There is a long-standing notion that the struggle for closing the gender gap is a women’s issue and that women are the sole protagonists of the cause. This view is a myopic one as the gender gap is a societal issue. Therefore, engaging women alone is not enough, and for substantial progress, we need to ensure that men are engaged as well.

The global gender gap has severe negative economic and social consequences. Closing the gap could accelerate progress toward gender parity. However, current rates of progress are slow. According to the United Nations, the average amount of time spent on unpaid domestic and care work is more than threefold higher for women than men and accounts for a large proportion of the gender gap in unpaid work. Globally, women’s participation in single or lower houses of national parliaments reached 23.4% in 2017, just 10 points higher than in 2000. In business, women are still underrepresented in managerial positions where less than a third of senior- and middle-management posts are held by women.

Why the gender gap prevails

The gender gap remains one of the most pressing challenges facing the world of work. A report by the International Labour Organization (ILO) states that the global labour force participation rate for women was just 49% in 2017, which is 27 points lower than the rate for men. Narrowing the existing gender gap down to rampant sexism is not enough. This gap is the result of a nuanced combination of economic, social, and educational factors—lack of education, the need to satisfy work-family balance, and marital status, among other things.

In recent years, there have been substantial discussions regarding the major challenges to bridging the gender gap. One factor in particular is being frequently discussed—the dominance of ‘unconscious biases’. Unconscious biases relate to a person’s feelings of work being “appropriate” for one sex or the other: Who should work outside the home? Who should care for the children? These biases are formed over time by social and cultural institutions to which people belong. So, in spite of considerable awareness-raising with regard to gender equality, we find that these biases still play a strong role in resisting efforts to expand opportunities for girls and women.

Bridging the gender gap

The process of bridging the gender gap is going to be a long one. To make substantial progress, there is need for transformation on three levels. First, the state should transform existing policy agenda by integrating a gender perspective into all policies and programming. This idea has been incorporated in Goal 5 of  the Sustainable Development Goals (SDGs) which calls on governments to achieve, rather than just promote, gender equality and the empowerment of women and girls. Empowering women and bringing a gender perspective to all development activity not only contributes to bridging the gender gap but also accelerates a sustainable future for all. Although this a promising step, the results are yet to be realized.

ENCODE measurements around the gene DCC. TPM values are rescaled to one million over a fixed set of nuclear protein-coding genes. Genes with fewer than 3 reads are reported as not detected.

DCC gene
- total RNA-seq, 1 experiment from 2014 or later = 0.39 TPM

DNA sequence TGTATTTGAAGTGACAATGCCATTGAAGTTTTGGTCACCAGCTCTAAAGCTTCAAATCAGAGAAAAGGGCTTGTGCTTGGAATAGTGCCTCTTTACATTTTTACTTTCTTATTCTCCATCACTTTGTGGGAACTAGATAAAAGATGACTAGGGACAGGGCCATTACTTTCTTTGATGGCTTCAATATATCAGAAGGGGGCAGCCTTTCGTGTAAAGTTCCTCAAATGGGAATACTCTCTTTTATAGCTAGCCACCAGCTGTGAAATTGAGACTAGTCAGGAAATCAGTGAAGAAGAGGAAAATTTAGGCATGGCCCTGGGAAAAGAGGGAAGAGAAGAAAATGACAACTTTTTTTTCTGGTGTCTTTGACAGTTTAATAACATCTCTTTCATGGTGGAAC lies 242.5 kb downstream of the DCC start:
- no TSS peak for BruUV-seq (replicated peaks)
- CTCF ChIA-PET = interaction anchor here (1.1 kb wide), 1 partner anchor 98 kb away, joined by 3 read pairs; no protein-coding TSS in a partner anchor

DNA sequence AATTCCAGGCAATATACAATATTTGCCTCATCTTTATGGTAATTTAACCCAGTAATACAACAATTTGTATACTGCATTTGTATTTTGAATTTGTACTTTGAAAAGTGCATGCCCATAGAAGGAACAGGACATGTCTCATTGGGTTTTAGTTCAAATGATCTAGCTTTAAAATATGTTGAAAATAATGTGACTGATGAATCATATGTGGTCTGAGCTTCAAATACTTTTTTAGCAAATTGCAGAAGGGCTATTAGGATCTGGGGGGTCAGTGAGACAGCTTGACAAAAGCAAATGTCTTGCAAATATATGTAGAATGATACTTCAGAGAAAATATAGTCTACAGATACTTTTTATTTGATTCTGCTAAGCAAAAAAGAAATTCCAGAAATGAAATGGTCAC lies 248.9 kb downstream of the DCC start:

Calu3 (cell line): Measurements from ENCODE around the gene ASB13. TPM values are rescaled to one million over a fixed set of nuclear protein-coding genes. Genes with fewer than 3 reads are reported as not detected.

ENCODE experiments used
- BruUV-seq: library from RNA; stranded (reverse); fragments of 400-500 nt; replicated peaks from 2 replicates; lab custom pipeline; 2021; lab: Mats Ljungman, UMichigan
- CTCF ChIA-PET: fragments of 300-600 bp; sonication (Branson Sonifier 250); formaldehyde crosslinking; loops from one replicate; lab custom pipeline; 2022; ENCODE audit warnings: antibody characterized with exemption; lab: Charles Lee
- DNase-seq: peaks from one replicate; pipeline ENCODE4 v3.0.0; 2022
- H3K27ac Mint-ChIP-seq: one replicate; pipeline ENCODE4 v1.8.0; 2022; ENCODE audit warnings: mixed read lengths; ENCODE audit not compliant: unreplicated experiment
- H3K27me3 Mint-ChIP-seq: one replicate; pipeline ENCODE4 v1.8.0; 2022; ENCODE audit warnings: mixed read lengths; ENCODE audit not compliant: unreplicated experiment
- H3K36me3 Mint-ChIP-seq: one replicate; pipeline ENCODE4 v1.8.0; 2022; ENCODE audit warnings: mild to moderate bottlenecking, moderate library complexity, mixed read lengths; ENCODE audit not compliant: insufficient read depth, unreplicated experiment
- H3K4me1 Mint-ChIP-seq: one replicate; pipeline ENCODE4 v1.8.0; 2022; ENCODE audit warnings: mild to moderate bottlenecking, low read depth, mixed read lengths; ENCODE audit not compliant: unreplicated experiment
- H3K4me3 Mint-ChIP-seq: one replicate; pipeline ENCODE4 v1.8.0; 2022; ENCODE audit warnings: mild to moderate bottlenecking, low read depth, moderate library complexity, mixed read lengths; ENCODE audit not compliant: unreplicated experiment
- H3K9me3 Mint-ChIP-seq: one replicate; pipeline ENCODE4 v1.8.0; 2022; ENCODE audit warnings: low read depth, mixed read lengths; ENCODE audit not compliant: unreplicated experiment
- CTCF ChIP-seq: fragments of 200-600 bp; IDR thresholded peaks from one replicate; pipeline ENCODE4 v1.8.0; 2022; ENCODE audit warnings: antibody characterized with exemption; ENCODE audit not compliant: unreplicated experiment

Second, at the organizational level, comprehensive measures such as promoting equal pay for equal work, preventing discrimination and harassment, implementing work-family balance guidelines, and recognizing the value of unpaid care work need to be established. Similarly, there is the need to foster entrepreneurship among women as it provides opportunity for women to achieve a better work-life balance and contribute to household income and economic growth. In today’s context, there are two sectors to promote comprehensive support programmes targeting female-owned enterprises: the emerging high-tech sector and climate change adaptation initiatives. These represent opportunities to develop entrepreneurship skills that can both empower women and improve their resilience.

Finally, if we are to close the gender gap, there needs to be an understanding of why it exists in the first place. Therefore, at the individual level, we need to analyze the socio-cultural constructs of gender bias and become aware of how this process is ingrained in our daily lives. For example, in school, teachers should focus on the value of competency for both boys and girls to avoid having children believe that particular work roles are suited to one gender or the other. Practices like these can expand our view of gender and ability, which will go a long way toward addressing the gender gap.


Contributed by 

Sakhie Pant, 

Intern Livelihoods at ICIMOD